I am a sucker for astronomy. The universe is large and beautiful, and we are so tiny. We’re little specks of stardust that walk around thinking we’re so important when our own planet is made miniscule when placed into scale with Betelgeuse. The best part: there’s still so much to learn, and we are just scratching the surface of it all. For me, it’s hard to stay mad at the world when I think to myself all of the amazing things we have yet to discover. Bearing that in mind, Emer Reynolds is back with another fantastic documentary. This one – The Farthest: Voyager in Space – focuses on the Voyager missions that have been collecting data for decades, with a heavy emphasis on the joy, science and achievements of the scientists and researchers who helped develop it, implement it, watch it and stand in awe of it. Here are five reasons to watch it this weekend.
#1 – More than the Golden Record
The infamous Golden Record was created and launched with the Voyager mission in 1977. The goal of this artifact: essentially function as a preview of life on earth. It took who we are – how we operate, what we like, our different cultures and animals and lives – and compiled this information in order to give an extraterrestrial life form an idea of what’s on Earth. It’s a big deal, but it’s not all about this record, which is often the focus of this mission. The documentary chooses to highlight the wicked cool science behind the mission, from structure to fuel to monitoring after launch. It’s not all showy like the record, but it’s really engrossing and places some of the emphasis back onto the technical achievements of the mission. That’s wonderful right there, because the science deserves so much attention – not just the culture.
#2 – Nick Sagan
This may seem like an odd reason, but hear me out. Nick is the son of Carl, and it’s his voice as a little boy that greets the extraterrestrials: “Hello from the children of planet Earth.” It’s iconic. On top of that, there’s a personal reason: that same little boy grew up to write one of the two books I call my favorite: Idlewild, which has a storyline about a viral holocaust. I say this to just about every person I meet: you have to read this book. Especially now that the National Institutes of Health decided that we don’t need a ban on creating lethal viruses. Seriously, read this book and then go run yourself a shower so that you can cry over the fact that someone wrote an intelligent take on this scenario back in 2003, and we’re one step closer to everything he outlined. Excuse me while I go drink.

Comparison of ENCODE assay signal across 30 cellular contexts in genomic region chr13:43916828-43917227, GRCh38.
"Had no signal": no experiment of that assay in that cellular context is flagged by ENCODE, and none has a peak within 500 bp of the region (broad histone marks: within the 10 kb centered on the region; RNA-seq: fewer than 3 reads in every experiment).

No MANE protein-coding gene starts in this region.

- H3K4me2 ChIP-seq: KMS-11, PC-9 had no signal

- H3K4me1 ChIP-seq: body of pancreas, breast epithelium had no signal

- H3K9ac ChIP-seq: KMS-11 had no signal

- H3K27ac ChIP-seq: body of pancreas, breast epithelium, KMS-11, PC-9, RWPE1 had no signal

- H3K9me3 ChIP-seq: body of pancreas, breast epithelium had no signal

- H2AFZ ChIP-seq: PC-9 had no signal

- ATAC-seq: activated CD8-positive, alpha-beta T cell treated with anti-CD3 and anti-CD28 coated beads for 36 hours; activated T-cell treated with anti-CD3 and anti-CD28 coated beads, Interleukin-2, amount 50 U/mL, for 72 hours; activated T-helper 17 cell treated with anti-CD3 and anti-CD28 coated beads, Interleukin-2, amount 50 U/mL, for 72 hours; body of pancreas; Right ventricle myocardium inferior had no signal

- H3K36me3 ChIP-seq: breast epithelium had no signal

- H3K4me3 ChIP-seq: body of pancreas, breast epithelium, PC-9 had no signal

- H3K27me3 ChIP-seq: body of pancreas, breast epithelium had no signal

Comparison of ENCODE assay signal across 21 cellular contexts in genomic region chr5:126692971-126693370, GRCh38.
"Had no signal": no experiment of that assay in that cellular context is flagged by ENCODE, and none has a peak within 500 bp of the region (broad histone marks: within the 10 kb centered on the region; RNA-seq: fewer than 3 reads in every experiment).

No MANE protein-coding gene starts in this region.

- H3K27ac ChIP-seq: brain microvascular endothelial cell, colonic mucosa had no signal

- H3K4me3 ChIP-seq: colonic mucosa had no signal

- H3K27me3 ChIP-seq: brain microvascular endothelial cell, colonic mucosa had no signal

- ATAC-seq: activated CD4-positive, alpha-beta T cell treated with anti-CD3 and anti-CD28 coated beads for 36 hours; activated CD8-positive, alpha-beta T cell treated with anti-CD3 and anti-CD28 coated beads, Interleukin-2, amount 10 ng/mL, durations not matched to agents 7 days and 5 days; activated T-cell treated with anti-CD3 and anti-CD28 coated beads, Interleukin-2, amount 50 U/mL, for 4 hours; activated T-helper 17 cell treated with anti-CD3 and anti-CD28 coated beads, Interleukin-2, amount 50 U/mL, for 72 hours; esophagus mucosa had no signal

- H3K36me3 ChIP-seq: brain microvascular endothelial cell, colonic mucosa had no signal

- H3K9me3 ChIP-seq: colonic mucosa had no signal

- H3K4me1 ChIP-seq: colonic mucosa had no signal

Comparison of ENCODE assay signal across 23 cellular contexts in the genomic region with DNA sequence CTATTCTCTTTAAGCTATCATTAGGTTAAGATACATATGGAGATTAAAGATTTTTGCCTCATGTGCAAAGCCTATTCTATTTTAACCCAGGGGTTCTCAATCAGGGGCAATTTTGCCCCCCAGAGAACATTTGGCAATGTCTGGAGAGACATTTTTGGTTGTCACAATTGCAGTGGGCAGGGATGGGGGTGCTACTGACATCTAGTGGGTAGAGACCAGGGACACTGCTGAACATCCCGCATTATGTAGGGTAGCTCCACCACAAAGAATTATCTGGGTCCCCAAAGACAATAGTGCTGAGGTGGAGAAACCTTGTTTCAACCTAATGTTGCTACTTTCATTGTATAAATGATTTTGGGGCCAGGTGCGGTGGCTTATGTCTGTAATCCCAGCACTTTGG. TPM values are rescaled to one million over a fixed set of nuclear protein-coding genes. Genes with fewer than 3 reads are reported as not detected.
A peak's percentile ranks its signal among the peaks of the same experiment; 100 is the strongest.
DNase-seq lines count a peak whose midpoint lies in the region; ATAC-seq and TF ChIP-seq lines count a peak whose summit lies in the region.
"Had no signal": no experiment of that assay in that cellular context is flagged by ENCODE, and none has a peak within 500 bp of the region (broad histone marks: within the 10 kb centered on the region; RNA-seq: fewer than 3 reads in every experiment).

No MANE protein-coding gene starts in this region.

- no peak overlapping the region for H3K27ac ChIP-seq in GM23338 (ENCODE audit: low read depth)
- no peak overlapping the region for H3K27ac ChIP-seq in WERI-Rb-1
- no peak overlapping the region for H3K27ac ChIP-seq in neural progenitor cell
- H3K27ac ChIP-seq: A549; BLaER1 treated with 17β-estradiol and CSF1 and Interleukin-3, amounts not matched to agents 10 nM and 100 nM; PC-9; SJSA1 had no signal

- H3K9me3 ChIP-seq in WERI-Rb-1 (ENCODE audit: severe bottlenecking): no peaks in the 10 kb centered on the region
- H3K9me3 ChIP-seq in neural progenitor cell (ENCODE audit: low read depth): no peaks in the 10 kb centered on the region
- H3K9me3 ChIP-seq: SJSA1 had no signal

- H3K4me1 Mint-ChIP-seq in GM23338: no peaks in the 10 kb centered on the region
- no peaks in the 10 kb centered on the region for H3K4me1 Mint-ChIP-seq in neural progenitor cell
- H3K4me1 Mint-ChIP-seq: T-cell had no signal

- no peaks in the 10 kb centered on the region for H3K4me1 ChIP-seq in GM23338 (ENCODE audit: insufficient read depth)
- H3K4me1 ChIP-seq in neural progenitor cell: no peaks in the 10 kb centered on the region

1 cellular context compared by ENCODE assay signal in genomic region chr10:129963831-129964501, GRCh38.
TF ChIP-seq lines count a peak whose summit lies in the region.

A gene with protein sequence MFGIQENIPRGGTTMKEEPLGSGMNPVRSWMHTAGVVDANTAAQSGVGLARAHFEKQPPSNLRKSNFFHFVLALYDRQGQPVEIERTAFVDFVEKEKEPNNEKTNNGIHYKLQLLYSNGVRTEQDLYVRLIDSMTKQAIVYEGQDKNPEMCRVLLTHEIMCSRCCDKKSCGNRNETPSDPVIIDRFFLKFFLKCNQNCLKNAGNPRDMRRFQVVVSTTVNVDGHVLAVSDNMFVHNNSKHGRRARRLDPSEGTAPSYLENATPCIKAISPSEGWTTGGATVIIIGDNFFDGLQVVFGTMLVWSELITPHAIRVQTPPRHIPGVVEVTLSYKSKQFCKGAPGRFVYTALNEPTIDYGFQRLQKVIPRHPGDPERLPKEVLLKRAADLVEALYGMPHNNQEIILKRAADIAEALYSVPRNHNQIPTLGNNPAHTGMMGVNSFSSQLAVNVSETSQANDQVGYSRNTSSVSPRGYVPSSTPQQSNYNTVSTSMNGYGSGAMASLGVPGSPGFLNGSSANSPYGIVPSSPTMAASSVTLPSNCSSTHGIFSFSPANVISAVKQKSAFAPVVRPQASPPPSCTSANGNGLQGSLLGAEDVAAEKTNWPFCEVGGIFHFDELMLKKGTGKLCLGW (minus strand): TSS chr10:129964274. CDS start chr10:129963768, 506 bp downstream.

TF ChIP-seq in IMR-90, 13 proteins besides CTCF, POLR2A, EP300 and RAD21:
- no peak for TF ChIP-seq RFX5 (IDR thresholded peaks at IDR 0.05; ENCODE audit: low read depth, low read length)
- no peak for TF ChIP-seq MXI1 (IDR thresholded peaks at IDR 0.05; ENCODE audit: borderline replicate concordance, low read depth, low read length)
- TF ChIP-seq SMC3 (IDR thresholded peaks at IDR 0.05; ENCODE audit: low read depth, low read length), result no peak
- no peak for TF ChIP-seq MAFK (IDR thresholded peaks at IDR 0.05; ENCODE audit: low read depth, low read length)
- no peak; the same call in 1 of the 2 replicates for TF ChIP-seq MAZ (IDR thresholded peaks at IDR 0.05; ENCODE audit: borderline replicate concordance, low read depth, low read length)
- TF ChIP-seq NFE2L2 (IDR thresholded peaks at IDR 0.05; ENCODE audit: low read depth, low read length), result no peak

#3 – They’re equal opportunity
We hear so many stories about female scientists getting completely screwed in terms of their contributions and discoveries throughout history (if I start naming them here, I’m just going to spiral). This documentary manages to include the women that made discoveries and advances without making it sound like they’re sticking it to the man just to prove a point (despite that it’s warranted). It’s a pure presentation of fact, which is often the best way to present something (unless if it’s candy – then you scream for all you’re worth). Case in point: I am tickled to death that Linda Morabito’s discovery of volcanic activity on Io was included. I can smile and do a happy dance because Io is just… well, you’re about to find out in a minute.
#4 – MOONS
Jupiter’s moons rock the fucking house. Hands down. Io is my favorite. I heard it described, as a child, as “the world turning itself inside out” and found that to be strangely beautiful. Jupiter has some cool moons that the documentary gets into. I won’t spoil the profiles here; just watch it and allow yourself to revel in the fact that even the moons of our solar system are something that will take your breath away.
#5 – It will make your heart so happy if you’re fascinated by the stars
If you love science, please watch this. It will make you happy and fill you with wonder. If you don’t love science but casually date it, please watch this. It will make you happy and fill you with a sense of wonder. If you don’t like science, give this film a shot – it could change your mind. Be open to the idea of how beautiful and vast it all is. Let yourself be awed. Allow yourself to feel tiny with the large things being discussed; you will feel both small and special simultaneously. It’s a great feeling.
The Farthest: Voyager in Space is available for streaming on Netflix.